Cultivating Cultural Competence through Cross- Cultural Collaborations

 

By Sarah Evans

How can we build cultural competence in elementary school-aged children? In a recent interview with Dr. Bena Kallick, co-founder of the Institute for Habits of Mind, she emphasized the need for building “equity consciousness”, which she defined as “the ability to pay attention to how much individuals have in common in order to know what makes their differences so special.” To accomplish this with people of any age, she suggested creating opportunities for people of different cultures to collaborate on meaningful projects that work toward a common goal. With a passion for project based learning and extensive experience with teaching for global competence, this concept aligned with the heart of my educational philosophy as well as our school mission at North Broward Preparatory School, an independent school in South Florida.

Establishing a partnership with another school has its challenges. However, North Broward Preparatory School is part of an international family of schools, Nord Anglia Education, which connects 76 schools in 31 countries. Tapping into this network allowed for a collaboration with schools that are both geographically and culturally unique. A combination such as this was exactly what was needed to bring educators and students together to work toward common goals and build cultural competence by effectively interacting with people across cultures. While building their cultural competence, students would also strengthen their capacity to employ Habits of Mind such as listening with understanding and empathy, thinking, communicating with clarity and precision, and thinking interdependently.

A few days after interviewing Dr. Kallick, I observed a class of fifth grade students enthusiastically collaborating on an engineering project in Minecraft©. At the time, I did not know much about how to use Minecraft© or about the endless possibilities this platform provided to benefit the classroom. However, it was clear that children all over the world would choose to play this game over other activities. I began to wonder if Minecraft© could be the key to a collaboration intended to build cultural competence.

After learning the basic functions of Minecraft© (mostly from students), I began laying out the framework for a collaborative cultural competence building project that also encouraged the development of Habits of Mind such as thinking interdependently, creating, imagining, innovating, and listening with understanding and empathy. This open ended unit served as a platform for teachers and leaders to collaborate on a common goal. Giving teachers a voice and inviting them to co-create a project offered an authentic reason to build relationships as well as create an impactful project. This also presented teachers with the opportunity to experience the same potential benefits we hoped our students would experience.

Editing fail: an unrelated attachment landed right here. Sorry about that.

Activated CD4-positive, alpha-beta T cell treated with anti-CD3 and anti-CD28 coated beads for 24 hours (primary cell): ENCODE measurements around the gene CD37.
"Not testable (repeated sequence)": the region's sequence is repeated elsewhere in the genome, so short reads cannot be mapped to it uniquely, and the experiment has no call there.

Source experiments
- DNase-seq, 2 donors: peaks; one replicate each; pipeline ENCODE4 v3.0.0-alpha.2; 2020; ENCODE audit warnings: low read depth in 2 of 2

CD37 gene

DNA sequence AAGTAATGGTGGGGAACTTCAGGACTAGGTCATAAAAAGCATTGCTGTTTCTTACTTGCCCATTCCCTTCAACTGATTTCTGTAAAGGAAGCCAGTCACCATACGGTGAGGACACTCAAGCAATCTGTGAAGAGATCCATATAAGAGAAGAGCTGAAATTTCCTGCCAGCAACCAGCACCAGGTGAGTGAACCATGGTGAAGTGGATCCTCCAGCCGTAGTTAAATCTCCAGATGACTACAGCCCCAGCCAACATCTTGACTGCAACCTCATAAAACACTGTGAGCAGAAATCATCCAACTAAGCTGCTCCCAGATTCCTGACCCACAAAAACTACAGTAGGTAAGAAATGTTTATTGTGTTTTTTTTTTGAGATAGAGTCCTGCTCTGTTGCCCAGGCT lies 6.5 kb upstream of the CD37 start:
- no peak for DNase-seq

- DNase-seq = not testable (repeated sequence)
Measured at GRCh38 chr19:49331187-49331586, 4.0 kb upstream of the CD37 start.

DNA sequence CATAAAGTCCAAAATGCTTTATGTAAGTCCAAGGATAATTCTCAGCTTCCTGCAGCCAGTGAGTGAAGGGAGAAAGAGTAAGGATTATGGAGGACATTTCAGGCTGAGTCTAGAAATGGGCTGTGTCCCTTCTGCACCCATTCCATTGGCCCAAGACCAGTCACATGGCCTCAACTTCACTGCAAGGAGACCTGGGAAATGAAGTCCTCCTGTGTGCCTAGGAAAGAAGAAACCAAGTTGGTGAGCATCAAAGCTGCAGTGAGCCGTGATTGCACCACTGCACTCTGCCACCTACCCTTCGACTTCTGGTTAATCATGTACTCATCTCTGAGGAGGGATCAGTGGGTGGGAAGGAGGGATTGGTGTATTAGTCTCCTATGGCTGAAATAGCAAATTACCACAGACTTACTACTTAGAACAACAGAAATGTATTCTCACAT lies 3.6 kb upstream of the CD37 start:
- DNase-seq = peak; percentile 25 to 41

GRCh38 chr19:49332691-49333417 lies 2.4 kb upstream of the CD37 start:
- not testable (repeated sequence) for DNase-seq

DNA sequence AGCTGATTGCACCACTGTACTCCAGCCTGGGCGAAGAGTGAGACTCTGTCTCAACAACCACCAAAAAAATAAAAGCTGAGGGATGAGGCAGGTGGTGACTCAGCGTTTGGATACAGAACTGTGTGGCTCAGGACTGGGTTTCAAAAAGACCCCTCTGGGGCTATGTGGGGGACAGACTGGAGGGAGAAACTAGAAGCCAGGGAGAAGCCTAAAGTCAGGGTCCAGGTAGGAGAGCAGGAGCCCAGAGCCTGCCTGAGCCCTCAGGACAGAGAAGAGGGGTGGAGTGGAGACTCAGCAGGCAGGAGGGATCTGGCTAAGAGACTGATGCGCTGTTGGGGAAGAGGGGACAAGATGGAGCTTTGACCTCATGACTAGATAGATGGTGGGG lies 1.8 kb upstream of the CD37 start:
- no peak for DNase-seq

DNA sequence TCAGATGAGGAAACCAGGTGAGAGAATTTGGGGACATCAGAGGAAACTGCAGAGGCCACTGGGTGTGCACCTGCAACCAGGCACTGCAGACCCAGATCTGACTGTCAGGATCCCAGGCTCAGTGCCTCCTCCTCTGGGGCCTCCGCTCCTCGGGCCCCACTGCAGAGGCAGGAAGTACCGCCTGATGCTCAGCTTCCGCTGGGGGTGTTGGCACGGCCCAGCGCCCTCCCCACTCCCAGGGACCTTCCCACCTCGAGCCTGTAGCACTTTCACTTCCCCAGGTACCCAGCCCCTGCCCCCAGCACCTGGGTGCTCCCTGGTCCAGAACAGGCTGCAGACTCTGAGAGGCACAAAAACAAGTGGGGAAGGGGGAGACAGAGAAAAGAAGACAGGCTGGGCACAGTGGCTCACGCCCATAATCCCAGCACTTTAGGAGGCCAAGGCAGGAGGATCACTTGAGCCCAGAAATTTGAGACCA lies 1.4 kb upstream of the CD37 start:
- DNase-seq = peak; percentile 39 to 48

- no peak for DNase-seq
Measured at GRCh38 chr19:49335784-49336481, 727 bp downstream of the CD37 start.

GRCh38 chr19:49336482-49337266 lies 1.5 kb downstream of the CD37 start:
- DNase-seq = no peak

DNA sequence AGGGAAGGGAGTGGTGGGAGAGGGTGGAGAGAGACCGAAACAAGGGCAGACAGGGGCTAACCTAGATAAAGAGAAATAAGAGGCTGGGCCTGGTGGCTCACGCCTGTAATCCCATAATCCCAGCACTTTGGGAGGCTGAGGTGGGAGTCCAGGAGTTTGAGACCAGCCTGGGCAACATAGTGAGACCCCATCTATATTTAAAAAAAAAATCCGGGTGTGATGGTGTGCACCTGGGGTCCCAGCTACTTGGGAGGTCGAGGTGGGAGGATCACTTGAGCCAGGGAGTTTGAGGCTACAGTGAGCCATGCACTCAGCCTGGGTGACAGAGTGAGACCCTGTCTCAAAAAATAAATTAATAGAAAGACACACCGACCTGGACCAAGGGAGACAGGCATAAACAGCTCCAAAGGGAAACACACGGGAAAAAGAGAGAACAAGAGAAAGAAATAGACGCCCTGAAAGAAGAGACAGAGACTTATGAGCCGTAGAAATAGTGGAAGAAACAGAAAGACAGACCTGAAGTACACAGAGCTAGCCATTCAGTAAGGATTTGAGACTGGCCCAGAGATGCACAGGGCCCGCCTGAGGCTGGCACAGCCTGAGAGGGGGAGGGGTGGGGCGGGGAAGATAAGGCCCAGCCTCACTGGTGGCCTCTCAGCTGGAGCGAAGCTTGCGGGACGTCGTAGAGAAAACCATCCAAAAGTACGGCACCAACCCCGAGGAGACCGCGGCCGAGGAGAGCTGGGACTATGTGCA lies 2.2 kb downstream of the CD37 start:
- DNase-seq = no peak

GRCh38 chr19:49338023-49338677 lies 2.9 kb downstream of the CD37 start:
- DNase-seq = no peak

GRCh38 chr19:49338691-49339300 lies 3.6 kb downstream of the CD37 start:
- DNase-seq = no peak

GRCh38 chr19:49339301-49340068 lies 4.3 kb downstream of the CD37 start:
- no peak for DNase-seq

Using Zoom© as a platform, I worked with teachers and leaders at Nord Anglia Education Schools in both Ecuador and Mexico to further develop the initial project framework into a detailed plan. Then, the fifth grade teachers at North Broward Preparatory School who piloted the project enhanced the unit by contributing details that tailored the project to their students’ needs, interests, and skillset.

To establish some baseline data on the impact this project would have on our students, we engaged children in a thinking routine, Step in, Step out, Step back. With this routine, our students first examined a photograph of the students with whom they would collaborate. When they stepped in, they were asked, “Given what you see and know at this time, what might the people in the photo think, feel, or experience?” We then asked them to step out and raise some questions about what they might like to know about these students. This routine worked seamlessly with their developing the habit of questioning and posing problems. This helped our students identify their own biases and perceptions about the group of students in the photo. We then told them they would be meeting and working with these students through Zoom. Making students’ thinking visible in this way helped the teachers to become aware of the biases that could be addressed throughout this project. At the end of the project, students completed the Step back portion of the thinking routine, thinking about their original thinking and identifying how their thinking changed after getting to know the children with whom they collaborated.